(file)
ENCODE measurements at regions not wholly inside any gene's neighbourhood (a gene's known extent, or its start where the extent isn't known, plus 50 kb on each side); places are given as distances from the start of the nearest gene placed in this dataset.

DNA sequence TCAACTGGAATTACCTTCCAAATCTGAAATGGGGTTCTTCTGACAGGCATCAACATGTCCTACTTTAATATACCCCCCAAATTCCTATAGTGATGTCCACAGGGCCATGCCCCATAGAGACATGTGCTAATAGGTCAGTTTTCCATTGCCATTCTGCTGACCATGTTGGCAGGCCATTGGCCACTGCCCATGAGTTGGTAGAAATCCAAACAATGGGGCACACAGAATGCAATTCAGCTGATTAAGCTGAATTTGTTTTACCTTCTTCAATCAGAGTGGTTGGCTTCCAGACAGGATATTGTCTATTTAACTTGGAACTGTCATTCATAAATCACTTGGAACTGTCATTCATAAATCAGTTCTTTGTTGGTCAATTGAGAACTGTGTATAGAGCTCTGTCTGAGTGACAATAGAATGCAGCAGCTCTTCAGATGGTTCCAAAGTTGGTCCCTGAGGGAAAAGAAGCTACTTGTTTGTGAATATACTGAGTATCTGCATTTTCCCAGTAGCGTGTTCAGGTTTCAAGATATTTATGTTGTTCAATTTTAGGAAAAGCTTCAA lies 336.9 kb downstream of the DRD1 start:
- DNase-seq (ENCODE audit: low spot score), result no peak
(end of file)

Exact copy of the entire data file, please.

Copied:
ENCODE measurements at regions not wholly inside any gene's neighbourhood (a gene's known extent, or its start where the extent isn't known, plus 50 kb on each side); places are given as distances from the start of the nearest gene placed in this dataset.

DNA sequence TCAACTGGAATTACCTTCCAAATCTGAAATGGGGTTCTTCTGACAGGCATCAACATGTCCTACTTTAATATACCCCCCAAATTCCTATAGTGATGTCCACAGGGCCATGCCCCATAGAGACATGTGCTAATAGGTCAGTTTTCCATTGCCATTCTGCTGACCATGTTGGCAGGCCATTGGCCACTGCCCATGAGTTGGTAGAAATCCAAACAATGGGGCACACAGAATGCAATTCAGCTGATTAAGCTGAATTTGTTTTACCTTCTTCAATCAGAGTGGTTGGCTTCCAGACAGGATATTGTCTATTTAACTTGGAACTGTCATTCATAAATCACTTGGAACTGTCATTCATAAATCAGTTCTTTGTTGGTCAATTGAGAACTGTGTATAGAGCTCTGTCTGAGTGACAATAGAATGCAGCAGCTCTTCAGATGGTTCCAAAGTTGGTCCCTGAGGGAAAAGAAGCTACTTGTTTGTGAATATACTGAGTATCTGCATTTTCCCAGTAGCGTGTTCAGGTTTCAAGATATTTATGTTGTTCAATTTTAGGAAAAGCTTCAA lies 336.9 kb downstream of the DRD1 start:
- DNase-seq (ENCODE audit: low spot score), result no peak